I believe we walked about 14 miles when we came upon a large, ploughed field. The furrows slowed our progress but made it easy to hide. Before we had the opportunity to take cover, Hamas terrorists appeared on two motorbikes. They dismounted and began firing on a large group trying to cross the field. Bullets whistled by and hit the sand. In that moment, I experienced the physical sensation of bearing a giant target on my back that grew bigger and bigger. Though I heard screams, I thought, “If I look back, I’m dead.”

I called for help but even my own commander told me he could do nothing for me

Millions of thoughts raced through our heads, but we paid attention to nothing. We only wanted to survive. As I moved to save myself from the bullets flying by, my phone rang. My reserve commander asked me to join duty. “I need help,” I told him. My commander informed me no army could reach us so soon into battle; that an estimated 700 terrorists were in the small area we covered. He wished me luck and hung up.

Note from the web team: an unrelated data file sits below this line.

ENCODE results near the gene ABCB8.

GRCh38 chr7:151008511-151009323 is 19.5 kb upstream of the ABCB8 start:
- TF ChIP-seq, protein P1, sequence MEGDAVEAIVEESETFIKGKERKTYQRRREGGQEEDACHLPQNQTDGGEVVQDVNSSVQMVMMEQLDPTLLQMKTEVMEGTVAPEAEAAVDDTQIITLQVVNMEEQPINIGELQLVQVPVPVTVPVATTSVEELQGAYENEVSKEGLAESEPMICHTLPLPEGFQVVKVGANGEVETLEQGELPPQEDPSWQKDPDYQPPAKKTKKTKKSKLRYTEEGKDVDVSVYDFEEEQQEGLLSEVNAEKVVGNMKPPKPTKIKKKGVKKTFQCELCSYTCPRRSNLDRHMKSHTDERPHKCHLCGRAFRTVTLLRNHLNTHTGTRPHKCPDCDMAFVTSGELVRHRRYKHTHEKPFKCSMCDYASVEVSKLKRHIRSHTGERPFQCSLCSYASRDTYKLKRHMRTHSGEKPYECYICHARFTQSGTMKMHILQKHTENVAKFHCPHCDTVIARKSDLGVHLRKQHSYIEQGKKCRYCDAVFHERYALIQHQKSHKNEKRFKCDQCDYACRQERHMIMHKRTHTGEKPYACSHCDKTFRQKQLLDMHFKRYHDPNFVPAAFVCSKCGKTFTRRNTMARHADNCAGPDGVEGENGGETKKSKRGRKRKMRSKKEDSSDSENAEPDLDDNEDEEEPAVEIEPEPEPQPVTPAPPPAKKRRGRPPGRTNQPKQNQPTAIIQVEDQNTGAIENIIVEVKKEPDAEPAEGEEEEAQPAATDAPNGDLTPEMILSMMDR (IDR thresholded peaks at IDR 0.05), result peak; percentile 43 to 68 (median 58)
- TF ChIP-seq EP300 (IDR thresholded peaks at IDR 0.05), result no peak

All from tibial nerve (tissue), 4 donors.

A few miles ahead, beyond the field, we saw a solitary soldier with a walkie-talkie. He directed us towards some farm buildings nearby. Exhausted from running for three hours, the wounds covered my feet. We ran out of water but found some on the agricultural lands. Forgetting about our safety for a moment, we swallowed the water and put more in our bottles.

Pausing for a few minutes, we decided to hide in the barn or the muck rack of the cowshed. The moment we began moving in that direction, a woman ran toward us screaming. “Run, don’t stop,” she shouted, “Something big is coming.” We heard a loud boom echo across the fields behind us. Right then, an Israeli helicopter engaged with Hamas fighters on the ground.